Second Science Symposium
January 18 - 21, 2005

Does Stand Density Affect Mating System and Population Genetic Structure in Coast Live Oak (Quercus agrifolia)?

Kathryn Beals and Richard S. Dodd, Department of Environmental Science Policy and Management, University of California, Berkeley CA 94720, (510)-643-3137,

Coast Live Oak, (Quercus agrifolia) is a major species at risk in the current Phytophthora ramorum epidemic in California’s oak woodlands. To search effectively for resistant genotypes, it is imperative to have an understanding of the host population genetic structure that exists in these forests now, and how its reproductive capacity may be affected by major losses. The purpose of our study is to quantify genetic variation, and to examine and compare the current mating system in relatively dense, mixed species coastal populations, and in open woodland populations near to the interior limit of the species range.

To inventory the existing genetic structure, we sampled adult trees from five large, contiguous coastal and interior populations in central California. Spatial locations of the trees were mapped, and their multilocus genotypes were identified using 13 neutral microsatellite markers.

Over this range in central California, Wright’s F-statistics and Hardy-Weinberg tests revealed these adult populations to be in panmictic equilibrium with a global Fst of 0.037, suggesting high outcrossing that is typical of oaks. We detected heterozygote deficiency in all populations when a stepwise mutational model for microsatellite alleles is assumed, suggesting that these populations have been expanding over recent generations. Our findings show that 96% of the molecular variance in Coast Live Oak occurs within populations, and therefore the genetic structure is fairly uniform throughout this range. In light of this information, searches for Phytophthora-resistant genotypes could be limited to smaller areas of the species’ distribution. Individual Fis estimates for each population suggest slightly more outcrossing in the interior populations, and more inbreeding in the coastal populations, where pollen flow may be restricted due to stand structure.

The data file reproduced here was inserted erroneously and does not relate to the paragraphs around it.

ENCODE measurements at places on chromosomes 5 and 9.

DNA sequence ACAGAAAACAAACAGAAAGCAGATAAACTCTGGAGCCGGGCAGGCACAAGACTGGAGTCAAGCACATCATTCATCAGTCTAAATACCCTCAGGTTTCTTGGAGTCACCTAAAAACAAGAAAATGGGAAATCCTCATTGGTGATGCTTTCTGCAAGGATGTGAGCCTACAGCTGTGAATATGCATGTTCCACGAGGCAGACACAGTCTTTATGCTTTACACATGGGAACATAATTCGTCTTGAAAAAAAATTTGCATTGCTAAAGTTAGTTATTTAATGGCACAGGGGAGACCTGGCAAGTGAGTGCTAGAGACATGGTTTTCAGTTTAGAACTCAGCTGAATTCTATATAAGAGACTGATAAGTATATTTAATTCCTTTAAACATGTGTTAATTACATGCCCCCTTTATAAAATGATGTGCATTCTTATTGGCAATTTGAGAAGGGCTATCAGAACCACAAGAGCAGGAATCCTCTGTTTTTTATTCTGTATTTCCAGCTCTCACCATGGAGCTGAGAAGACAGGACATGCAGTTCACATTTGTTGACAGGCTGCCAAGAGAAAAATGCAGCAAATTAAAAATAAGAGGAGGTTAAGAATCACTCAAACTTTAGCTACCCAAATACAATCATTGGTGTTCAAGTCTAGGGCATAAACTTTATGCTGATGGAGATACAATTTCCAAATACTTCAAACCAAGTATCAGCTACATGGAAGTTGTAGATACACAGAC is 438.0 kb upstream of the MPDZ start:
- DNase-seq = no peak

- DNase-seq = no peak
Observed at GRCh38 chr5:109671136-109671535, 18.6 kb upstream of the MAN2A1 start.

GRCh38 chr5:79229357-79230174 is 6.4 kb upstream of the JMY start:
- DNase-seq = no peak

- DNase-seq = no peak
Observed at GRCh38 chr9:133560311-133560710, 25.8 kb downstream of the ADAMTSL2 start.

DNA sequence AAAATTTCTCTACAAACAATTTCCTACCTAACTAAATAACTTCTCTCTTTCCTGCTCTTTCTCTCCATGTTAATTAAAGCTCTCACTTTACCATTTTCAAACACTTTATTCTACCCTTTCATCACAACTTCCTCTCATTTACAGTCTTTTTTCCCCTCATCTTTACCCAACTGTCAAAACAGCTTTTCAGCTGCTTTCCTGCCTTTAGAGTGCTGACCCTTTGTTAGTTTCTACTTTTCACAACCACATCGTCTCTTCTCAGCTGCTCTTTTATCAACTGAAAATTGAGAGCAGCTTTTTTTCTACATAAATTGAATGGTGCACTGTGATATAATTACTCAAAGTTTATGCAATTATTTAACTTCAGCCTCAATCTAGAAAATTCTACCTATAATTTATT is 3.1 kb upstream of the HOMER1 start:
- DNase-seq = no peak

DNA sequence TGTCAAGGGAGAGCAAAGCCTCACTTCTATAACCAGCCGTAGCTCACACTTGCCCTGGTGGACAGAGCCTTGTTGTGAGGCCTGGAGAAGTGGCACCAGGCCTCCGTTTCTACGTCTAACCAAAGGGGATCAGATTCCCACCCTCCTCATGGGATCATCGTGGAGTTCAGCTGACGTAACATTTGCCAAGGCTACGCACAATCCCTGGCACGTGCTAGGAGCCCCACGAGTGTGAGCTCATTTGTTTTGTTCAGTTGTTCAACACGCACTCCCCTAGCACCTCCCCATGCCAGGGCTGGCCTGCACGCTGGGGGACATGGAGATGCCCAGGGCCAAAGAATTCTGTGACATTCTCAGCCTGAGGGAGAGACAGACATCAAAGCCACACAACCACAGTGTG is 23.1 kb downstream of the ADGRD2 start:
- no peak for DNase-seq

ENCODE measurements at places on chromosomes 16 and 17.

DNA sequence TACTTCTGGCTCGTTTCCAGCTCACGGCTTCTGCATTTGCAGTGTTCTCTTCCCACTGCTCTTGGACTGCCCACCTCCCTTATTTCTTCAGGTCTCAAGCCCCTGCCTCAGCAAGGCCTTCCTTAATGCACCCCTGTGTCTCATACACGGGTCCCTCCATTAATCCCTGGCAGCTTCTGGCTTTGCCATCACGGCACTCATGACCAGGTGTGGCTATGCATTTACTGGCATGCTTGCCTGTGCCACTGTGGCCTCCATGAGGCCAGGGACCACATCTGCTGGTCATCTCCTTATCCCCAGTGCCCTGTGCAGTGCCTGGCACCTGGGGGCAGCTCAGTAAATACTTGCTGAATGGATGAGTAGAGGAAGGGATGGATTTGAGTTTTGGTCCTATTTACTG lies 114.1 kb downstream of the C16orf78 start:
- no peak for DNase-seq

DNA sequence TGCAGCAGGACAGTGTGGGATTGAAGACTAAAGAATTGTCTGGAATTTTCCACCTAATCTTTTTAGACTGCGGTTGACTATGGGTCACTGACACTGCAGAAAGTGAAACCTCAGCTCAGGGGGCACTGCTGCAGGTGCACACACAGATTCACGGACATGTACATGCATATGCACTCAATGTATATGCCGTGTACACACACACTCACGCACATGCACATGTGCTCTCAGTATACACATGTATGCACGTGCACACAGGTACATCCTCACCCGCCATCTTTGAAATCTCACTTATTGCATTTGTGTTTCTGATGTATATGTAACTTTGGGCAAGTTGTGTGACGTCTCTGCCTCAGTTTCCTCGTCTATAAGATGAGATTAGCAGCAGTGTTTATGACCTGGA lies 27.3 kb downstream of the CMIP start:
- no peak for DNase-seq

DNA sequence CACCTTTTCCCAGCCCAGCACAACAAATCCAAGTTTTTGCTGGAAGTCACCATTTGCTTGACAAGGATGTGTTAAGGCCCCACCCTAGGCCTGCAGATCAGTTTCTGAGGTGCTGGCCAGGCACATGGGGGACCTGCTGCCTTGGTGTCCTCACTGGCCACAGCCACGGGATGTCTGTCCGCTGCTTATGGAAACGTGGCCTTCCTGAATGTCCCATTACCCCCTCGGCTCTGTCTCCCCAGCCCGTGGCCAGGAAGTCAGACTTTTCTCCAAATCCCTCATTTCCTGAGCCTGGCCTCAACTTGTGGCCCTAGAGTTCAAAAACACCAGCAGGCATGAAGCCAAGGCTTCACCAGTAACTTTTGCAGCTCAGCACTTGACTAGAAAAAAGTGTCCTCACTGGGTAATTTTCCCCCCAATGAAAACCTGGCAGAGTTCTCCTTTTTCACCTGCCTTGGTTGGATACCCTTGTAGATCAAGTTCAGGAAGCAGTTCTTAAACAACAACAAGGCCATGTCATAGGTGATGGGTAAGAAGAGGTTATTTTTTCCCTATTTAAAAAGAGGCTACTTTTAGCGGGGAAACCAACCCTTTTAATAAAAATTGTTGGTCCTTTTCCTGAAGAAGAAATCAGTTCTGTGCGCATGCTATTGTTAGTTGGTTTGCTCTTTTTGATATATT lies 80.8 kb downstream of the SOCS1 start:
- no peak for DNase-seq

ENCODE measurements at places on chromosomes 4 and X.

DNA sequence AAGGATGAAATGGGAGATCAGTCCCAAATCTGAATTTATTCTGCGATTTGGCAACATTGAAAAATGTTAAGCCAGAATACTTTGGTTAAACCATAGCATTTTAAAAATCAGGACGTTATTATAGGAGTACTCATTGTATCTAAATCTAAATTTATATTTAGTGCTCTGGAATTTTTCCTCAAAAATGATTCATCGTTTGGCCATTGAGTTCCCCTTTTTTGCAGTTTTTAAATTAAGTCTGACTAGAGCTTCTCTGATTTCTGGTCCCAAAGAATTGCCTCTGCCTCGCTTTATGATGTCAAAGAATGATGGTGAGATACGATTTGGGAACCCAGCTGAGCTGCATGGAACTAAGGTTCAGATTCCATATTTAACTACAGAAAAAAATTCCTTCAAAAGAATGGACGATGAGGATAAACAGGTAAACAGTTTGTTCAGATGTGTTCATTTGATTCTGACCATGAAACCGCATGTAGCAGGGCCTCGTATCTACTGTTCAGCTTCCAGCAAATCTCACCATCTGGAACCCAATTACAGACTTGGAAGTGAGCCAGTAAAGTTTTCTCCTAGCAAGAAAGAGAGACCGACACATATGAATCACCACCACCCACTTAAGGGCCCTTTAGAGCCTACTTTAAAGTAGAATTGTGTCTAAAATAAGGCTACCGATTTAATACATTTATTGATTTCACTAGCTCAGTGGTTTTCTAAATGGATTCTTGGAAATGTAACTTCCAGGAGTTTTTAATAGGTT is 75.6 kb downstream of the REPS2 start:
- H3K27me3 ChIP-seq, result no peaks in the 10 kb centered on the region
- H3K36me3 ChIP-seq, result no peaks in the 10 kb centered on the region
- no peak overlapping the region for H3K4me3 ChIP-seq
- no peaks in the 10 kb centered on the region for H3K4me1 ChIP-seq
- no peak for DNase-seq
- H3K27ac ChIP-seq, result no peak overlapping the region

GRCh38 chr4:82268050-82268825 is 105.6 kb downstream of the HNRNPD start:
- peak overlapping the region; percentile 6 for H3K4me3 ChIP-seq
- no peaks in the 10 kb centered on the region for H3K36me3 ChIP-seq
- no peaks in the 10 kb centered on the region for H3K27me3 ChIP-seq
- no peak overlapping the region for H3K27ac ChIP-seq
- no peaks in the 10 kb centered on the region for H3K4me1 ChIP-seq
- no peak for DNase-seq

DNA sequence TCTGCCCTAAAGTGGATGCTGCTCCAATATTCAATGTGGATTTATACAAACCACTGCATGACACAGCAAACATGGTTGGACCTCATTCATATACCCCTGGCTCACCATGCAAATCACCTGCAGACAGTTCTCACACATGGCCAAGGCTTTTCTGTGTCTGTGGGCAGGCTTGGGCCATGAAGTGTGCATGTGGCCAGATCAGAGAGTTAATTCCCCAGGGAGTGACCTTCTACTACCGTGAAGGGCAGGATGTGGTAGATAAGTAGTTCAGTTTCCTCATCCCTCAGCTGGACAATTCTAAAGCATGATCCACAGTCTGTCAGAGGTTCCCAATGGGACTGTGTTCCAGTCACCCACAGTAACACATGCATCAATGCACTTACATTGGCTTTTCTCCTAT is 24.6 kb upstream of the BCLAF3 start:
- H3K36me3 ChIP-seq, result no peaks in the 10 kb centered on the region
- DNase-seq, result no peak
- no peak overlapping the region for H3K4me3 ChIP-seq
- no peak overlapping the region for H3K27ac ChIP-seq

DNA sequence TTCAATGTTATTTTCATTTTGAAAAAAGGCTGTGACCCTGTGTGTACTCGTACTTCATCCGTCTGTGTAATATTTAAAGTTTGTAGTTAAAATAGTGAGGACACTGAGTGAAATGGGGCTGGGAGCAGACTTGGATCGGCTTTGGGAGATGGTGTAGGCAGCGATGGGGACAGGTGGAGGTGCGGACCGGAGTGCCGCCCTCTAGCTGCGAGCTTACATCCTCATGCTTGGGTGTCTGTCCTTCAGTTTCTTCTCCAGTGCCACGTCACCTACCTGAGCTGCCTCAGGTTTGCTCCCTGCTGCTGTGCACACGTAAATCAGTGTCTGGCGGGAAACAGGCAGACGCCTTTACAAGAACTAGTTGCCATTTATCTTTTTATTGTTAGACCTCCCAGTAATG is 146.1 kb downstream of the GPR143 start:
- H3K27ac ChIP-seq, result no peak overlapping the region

Current work addresses the recent mating within these populations. We have collected acorns from the adult study trees and are using the same 13 loci to determine their paternity. Using the spatial locations of the parent trees, we will estimate the average distance of pollen dispersal within a stand, and identify the proportion of effective pollen donors in each population. The parent trees are being genotyped using 5 maternally inherited chloroplast primers, which will indicate how genes are being spread through the dispersal of acorns as well as through pollen flow. Evaluating the current mating system of Coast Live Oak during the Phytophthora outbreak will help to assess the impact of adult tree mortality on the future genetic diversity of these populations.

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Coordinated by:
USDA Forest Service Pacific Southwest Research Station
University of California Integrated Hardwood Range Management Program,
Center for Forestry, Division of Agriculture and Natural Resources, and
California Oak Mortality Task Force

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